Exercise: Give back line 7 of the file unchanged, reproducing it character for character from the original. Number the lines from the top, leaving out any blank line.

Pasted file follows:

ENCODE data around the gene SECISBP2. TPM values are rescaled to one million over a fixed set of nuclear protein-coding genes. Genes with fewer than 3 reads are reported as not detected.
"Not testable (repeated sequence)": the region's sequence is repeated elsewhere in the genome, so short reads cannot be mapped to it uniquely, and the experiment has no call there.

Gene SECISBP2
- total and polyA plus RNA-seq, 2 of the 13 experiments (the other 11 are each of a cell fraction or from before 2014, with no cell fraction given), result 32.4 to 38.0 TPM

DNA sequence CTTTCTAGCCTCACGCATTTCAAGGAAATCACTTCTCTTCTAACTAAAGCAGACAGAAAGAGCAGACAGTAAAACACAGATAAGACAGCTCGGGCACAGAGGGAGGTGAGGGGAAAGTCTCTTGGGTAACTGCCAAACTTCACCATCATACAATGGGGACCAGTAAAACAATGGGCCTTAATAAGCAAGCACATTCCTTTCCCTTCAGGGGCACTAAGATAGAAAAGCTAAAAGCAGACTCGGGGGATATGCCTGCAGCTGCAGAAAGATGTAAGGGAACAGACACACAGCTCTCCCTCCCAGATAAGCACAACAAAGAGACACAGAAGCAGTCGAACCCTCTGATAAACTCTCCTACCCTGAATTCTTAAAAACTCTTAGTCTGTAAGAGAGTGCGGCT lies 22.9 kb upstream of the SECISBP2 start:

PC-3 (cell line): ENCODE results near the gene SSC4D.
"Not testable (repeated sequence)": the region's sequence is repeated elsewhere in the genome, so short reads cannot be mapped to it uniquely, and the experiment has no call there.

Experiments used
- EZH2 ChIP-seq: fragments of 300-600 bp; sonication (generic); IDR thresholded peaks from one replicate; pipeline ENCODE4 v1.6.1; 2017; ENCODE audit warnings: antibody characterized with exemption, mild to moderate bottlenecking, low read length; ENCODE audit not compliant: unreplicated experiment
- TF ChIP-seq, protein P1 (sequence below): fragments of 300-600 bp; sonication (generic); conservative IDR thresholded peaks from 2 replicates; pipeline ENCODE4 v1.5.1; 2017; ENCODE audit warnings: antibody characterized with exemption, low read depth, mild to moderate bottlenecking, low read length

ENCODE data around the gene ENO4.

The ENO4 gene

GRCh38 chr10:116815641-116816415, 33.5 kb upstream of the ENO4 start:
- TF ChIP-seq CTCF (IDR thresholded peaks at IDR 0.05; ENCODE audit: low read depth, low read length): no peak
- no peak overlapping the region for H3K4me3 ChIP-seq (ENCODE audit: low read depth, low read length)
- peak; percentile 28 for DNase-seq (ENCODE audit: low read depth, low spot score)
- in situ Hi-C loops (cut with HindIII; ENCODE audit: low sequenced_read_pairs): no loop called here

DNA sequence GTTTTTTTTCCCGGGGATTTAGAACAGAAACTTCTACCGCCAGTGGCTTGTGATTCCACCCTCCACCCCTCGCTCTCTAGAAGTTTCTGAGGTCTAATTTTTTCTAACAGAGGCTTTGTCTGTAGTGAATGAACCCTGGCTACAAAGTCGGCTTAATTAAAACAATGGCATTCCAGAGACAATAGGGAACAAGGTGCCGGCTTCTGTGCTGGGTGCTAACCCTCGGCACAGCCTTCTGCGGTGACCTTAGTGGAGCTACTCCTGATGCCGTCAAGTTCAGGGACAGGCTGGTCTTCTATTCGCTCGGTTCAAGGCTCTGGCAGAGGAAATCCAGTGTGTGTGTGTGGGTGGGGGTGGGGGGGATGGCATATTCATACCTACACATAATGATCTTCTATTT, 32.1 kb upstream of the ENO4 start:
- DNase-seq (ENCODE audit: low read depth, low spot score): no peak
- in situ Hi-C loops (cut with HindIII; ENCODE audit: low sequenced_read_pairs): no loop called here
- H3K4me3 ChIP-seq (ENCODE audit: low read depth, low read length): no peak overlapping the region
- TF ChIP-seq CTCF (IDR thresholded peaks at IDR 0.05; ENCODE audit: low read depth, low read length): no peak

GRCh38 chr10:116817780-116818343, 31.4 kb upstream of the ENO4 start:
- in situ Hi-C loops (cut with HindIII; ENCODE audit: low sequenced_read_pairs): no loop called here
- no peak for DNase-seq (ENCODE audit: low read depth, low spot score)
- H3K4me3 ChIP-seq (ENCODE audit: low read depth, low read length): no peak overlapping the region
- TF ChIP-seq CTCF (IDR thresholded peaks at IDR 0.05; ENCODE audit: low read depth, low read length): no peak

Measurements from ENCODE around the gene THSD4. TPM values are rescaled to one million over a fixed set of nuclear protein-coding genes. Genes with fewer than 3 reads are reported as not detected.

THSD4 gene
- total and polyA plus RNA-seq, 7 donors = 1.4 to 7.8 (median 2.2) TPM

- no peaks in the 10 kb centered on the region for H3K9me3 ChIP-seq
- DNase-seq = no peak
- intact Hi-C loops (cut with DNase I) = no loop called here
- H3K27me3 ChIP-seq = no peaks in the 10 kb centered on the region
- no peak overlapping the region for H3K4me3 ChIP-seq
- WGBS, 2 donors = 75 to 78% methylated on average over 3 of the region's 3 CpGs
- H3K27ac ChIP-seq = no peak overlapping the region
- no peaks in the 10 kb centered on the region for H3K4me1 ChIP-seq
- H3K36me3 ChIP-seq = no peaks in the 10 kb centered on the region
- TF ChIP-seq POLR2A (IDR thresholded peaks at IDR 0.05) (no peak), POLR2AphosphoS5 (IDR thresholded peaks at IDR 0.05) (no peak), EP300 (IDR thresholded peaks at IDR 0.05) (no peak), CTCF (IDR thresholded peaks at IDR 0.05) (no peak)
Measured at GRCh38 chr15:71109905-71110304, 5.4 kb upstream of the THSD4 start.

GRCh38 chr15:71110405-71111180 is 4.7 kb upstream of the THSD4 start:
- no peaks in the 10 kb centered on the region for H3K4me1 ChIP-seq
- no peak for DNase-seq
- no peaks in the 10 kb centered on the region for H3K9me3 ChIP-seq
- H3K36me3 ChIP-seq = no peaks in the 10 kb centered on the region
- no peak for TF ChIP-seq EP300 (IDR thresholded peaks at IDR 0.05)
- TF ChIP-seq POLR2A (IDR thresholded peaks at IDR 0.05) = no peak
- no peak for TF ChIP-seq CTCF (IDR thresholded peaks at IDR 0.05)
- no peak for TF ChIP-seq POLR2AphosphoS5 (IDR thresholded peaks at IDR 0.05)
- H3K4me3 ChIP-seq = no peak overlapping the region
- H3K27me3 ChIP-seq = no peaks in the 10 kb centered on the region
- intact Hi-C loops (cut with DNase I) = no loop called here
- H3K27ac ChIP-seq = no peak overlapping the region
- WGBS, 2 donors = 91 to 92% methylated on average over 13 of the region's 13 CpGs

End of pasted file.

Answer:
"Not testable (repeated sequence)": the region's sequence is repeated elsewhere in the genome, so short reads cannot be mapped to it uniquely, and the experiment has no call there.